9 Breastfeeding Latch Tricks from IBCLCs
Lactation consultants share their favorite ways to get baby to latch to ensure breastfeeding success…
You’ve probably heard that a good latch is the foundation to successful breastfeeding.
And it’s true! If breastfeeding hurts, that’s a huge red flag that you may need to fix your baby’s latch.
With a good latch breastfeeding will be comfortable for you and baby will get enough milk.
With a BAD one breastfeeding may be painful and baby won’t get enough milk.
Even if your baby has a bad latch, there are some latch tricks and positions you can try to try to get your baby to latch better.
Some top lactation consultants from around the world share insider tricks on how they encourage breastfeeding mothers and babies to get a perfect latch.
Here's their best advice...
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latch trick #1: Get comfy and skin-to-skin with your baby
"I encourage lots of skin on skin contact and relaxing with your baby in a place where you feel comfortable. A lovely warm space allows you both to promote the optimal place for a good breastfeed.”
-Katrina Tucker, IBCLC at The Babybrain
latch trick #2: watch for early hunger cues
"I encourage you to watch for early cues of newborn hunger, such as licking their lips or rooting. Initiating latch before baby gets frustrated can help with baby opening wide and being more patient as you and baby get comfortable.
Since crying is a late stage hunger cue, it's quite possible that baby has gotten so hangry that they just shut down when you finally get them latched.”
-Naya Weber, IBCLC at It's More Than Milk Lactation Services
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latch trick #3: Get your body comfortable first.
"You won’t sustain a great latch with a tired neck or shoulders. Move the baby into a position that is secure and can be supported with one arm. The last thing to adjust is the breast."
-Danielle Downs Spradlin, IBCLC at Oasis Lactation Services
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latch trick #4: use the laid back position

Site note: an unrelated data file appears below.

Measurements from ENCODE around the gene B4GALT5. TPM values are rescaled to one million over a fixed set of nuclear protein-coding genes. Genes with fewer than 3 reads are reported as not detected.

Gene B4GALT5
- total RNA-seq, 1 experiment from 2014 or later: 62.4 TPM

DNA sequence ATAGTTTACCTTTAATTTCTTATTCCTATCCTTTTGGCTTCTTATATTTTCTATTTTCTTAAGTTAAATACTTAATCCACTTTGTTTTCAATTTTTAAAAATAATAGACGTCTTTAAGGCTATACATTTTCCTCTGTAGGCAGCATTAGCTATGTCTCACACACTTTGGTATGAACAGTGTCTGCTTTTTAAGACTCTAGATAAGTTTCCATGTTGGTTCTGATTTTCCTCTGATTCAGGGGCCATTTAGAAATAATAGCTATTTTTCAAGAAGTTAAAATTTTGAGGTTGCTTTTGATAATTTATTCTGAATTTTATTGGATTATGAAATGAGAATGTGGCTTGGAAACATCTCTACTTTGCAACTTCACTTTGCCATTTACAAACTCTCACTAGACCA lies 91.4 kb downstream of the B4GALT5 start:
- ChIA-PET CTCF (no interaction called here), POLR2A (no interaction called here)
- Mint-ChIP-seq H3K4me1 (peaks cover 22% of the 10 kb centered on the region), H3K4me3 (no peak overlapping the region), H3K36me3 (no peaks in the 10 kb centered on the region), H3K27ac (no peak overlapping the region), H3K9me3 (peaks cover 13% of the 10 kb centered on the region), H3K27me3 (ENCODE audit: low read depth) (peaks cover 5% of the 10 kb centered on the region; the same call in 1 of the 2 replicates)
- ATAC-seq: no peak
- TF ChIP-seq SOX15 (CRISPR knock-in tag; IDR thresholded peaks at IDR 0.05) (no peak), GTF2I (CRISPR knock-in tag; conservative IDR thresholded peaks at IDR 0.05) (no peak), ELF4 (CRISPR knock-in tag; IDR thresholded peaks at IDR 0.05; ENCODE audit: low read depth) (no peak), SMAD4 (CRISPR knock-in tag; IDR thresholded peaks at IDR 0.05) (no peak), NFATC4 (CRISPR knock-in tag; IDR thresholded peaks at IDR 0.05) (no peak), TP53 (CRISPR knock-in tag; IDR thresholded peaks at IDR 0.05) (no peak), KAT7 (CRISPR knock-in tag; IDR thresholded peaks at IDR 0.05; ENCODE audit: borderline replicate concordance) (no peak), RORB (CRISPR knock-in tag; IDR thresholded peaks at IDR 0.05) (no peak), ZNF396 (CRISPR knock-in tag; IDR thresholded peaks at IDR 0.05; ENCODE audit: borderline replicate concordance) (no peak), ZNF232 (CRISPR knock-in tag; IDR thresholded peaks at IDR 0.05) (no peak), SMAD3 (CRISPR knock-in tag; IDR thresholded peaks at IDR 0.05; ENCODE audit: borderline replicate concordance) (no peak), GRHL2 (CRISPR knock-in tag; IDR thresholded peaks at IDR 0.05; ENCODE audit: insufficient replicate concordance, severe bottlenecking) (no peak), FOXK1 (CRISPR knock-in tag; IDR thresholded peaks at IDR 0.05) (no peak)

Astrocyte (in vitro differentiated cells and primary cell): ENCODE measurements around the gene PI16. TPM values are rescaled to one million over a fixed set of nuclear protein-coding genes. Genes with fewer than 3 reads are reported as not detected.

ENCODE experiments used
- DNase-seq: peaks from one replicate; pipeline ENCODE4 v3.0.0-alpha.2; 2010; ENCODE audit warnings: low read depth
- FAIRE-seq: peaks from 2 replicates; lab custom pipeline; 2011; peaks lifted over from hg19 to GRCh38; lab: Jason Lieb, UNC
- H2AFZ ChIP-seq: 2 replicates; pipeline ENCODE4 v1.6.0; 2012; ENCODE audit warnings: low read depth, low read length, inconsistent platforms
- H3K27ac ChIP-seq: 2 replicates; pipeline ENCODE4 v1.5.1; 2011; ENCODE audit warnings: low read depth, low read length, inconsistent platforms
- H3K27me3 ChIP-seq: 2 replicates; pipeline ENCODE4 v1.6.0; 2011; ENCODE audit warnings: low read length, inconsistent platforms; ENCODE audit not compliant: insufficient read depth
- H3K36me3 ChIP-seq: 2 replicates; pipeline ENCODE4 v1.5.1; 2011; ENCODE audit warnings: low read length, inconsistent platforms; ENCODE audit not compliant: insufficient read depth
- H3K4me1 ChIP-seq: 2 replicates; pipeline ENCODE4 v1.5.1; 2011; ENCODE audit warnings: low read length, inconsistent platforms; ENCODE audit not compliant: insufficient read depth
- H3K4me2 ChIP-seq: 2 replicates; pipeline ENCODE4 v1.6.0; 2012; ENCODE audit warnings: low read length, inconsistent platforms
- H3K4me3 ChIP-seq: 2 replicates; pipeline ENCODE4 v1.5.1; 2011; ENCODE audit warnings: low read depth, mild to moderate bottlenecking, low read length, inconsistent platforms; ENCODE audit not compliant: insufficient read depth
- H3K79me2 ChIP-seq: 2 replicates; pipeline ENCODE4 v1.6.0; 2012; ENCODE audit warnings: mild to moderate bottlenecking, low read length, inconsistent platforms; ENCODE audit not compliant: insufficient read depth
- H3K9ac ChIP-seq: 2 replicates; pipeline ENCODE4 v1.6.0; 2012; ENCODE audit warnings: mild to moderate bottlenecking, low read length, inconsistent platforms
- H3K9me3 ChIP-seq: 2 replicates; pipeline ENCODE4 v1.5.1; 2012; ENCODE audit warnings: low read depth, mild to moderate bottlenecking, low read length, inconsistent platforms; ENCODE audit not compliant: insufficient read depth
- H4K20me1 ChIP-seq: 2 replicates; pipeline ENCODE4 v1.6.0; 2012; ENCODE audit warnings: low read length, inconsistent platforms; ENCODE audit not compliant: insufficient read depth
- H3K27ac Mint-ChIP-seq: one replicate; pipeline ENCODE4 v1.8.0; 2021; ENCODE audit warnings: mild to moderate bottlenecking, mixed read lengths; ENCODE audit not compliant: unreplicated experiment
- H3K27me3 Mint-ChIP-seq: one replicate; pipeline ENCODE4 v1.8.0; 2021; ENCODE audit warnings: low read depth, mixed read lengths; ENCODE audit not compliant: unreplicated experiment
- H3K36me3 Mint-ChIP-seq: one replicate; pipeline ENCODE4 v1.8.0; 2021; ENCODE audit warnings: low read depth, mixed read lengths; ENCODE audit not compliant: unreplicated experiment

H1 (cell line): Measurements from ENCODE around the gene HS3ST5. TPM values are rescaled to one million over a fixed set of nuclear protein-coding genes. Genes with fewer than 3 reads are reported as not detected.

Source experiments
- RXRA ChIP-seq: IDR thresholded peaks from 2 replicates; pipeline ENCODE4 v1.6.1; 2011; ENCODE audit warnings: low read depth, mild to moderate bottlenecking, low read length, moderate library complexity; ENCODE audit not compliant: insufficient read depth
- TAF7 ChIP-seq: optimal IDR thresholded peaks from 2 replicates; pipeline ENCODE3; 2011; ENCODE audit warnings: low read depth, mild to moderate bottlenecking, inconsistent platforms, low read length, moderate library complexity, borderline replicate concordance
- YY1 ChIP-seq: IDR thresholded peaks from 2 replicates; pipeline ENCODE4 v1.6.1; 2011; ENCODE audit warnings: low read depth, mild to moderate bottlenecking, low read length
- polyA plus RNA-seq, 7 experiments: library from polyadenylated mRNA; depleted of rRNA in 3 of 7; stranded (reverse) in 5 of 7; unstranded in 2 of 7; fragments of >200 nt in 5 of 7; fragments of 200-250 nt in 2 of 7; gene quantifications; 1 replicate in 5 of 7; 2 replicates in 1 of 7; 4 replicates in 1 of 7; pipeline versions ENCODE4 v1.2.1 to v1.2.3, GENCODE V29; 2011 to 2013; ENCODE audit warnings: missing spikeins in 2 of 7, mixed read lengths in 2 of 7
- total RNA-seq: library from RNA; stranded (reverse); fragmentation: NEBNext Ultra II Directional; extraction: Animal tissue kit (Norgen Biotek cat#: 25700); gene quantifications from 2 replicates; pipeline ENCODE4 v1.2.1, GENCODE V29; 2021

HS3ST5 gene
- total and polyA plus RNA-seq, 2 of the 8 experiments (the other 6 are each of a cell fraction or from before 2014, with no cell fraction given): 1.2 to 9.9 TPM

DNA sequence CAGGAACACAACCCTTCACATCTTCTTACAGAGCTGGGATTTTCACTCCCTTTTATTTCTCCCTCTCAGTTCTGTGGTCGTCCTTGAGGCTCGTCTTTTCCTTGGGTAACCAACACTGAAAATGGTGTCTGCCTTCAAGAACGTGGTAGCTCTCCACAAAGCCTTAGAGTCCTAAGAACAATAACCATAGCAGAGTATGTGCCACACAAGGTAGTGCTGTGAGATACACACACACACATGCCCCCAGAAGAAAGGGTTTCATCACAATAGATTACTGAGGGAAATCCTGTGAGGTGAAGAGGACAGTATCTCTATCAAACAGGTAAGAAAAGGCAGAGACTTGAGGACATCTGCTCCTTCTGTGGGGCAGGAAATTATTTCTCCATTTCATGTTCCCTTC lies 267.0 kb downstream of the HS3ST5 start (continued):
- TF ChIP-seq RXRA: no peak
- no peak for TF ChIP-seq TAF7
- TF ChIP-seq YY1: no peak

-Julie Matheney, MS, CCC-SLP, IBCLC at The LA Lactation Lady
"I love the laid back position (aka the biological nursing position). When baby is laid tummy to tummy and is comfortable, the baby can typically latch all on its own without much intervention."
latch trick #5: Breastfeed belly-to-belly
"Imagine velcro attaching their belly to your belly.”
-Beverley Rae, MSW, IBCLC at Breastfeeding Resources
Latch Trick #6: line up baby’s nose to your nipple.
"Make sure your baby is correctly lined up with nose to nipple and you start the bottom lip of the baby at the bottom of the areola.
Many moms do not wait for a wide open mouth because they feel rushed and don’t fully understand what they’re able to achieve with a deeper latch."
-Leilani Songer, IBCLC at Breastfeeding Fixers
latch trick #7: sandwich your breast
"Compress the breast as if it was a BIG sandwich for which you want to mold down to the size of your baby’s mouth to get a better fit.
Match the shape of the sandwich to the opening of your baby's mouth. This keeps you focused on how you’re compressing your breast since at times women tend to squeeze the breast in a way that hinders baby's ability to latch on."
-Ileana Berrios, IBCLC at Breastfeeding Latinas
Latch trick #8: use baby’s natural instincts
"Relax and use baby's natural instinct to latch - give baby some room to open wide by keeping your hand off the back of their head.
Drag your nipple down their mouth to elicit their natural gape reflex.
Remember it's breastfeeding, not nipple feeding! They need lots of tissue for a comfortable latch!”
-Mary Unangst, IBCLC at Sweet Songs Breastfeeding
latch trick #9: experiment to find what works best for you.
"If mom is comfortable and baby is getting milk it’s a winner! Don’t be afraid to experiment to find what works best for you."
- Chelsea DeSorbo, IBCLC at Bliss Lactation
Need more help with your baby’s latch? Check out our blog post where IBCLCs share how to fix a shallow latch.